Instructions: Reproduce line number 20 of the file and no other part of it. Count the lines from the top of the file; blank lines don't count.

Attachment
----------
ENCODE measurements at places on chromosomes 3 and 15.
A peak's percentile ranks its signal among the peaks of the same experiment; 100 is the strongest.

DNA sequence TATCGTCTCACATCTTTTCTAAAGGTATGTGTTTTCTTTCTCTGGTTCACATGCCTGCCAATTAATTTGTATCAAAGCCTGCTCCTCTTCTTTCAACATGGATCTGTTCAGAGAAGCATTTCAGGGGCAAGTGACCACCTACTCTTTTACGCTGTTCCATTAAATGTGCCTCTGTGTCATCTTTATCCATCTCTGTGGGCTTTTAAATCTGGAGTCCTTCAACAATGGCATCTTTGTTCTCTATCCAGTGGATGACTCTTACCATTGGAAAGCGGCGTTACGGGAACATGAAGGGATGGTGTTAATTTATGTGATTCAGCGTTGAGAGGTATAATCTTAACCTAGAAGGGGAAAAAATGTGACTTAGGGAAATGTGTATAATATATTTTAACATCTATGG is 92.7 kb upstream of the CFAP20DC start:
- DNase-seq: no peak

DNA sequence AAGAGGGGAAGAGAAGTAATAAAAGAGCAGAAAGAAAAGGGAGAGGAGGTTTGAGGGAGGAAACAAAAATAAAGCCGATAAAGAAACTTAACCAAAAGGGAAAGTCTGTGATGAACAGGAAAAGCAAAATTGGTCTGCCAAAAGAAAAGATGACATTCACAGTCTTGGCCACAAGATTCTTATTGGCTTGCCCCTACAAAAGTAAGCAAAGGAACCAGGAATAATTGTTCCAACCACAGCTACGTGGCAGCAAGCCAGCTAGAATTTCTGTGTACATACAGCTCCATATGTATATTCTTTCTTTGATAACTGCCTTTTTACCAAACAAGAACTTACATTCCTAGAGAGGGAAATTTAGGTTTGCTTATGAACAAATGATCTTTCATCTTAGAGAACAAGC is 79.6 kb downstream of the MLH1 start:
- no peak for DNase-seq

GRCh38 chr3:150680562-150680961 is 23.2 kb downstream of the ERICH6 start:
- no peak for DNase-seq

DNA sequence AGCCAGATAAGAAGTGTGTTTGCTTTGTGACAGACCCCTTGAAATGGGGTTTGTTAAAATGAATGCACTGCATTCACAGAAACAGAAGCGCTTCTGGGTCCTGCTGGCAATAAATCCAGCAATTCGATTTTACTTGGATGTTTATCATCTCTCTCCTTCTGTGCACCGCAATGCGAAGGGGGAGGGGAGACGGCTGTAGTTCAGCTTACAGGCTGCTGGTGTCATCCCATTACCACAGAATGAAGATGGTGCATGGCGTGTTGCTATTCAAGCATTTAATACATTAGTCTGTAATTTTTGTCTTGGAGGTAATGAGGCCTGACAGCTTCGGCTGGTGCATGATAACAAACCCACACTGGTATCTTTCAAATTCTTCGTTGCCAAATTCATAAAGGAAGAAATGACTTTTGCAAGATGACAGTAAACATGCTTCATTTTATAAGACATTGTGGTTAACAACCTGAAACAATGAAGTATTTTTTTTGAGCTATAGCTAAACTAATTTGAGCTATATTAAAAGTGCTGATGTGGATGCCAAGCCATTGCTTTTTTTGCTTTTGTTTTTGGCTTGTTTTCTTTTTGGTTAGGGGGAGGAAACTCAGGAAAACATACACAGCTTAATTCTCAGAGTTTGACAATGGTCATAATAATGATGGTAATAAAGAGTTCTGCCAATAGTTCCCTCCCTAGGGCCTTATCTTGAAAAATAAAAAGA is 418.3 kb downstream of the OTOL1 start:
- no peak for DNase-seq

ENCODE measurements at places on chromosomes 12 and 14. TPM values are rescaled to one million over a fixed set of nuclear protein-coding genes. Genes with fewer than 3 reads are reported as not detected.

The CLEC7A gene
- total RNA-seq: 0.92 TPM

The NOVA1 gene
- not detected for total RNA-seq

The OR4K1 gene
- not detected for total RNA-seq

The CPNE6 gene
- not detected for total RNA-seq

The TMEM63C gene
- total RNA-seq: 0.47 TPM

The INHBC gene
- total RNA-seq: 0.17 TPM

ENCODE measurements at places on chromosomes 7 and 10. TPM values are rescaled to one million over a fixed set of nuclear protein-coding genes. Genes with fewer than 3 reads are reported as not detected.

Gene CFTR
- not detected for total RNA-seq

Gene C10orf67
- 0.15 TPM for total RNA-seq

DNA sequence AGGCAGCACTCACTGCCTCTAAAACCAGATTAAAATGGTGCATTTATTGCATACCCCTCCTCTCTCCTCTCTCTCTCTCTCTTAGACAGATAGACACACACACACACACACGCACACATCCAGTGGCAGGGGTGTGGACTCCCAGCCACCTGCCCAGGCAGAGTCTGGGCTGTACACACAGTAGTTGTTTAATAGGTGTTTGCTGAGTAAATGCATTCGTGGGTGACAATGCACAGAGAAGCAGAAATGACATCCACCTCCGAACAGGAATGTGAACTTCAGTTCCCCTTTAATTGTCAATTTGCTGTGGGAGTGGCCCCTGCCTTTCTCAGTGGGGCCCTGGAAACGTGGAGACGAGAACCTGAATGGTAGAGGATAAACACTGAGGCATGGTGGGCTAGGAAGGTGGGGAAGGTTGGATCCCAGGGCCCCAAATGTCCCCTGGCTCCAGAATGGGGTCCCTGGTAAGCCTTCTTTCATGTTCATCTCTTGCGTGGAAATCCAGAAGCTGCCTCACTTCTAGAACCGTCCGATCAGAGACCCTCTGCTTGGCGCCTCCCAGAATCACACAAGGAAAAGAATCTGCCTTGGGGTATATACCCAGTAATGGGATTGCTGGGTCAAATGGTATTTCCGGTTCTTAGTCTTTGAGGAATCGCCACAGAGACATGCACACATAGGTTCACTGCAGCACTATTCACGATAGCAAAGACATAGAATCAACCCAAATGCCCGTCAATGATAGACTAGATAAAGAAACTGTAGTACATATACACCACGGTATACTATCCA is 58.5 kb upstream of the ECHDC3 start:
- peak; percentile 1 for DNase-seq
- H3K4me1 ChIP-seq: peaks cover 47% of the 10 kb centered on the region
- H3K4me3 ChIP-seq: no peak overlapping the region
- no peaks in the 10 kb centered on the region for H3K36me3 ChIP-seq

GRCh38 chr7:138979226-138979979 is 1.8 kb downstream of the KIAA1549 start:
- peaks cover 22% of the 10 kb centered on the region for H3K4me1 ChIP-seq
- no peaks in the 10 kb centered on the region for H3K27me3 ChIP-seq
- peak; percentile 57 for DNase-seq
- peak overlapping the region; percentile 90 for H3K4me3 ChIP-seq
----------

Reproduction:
The TMEM63C gene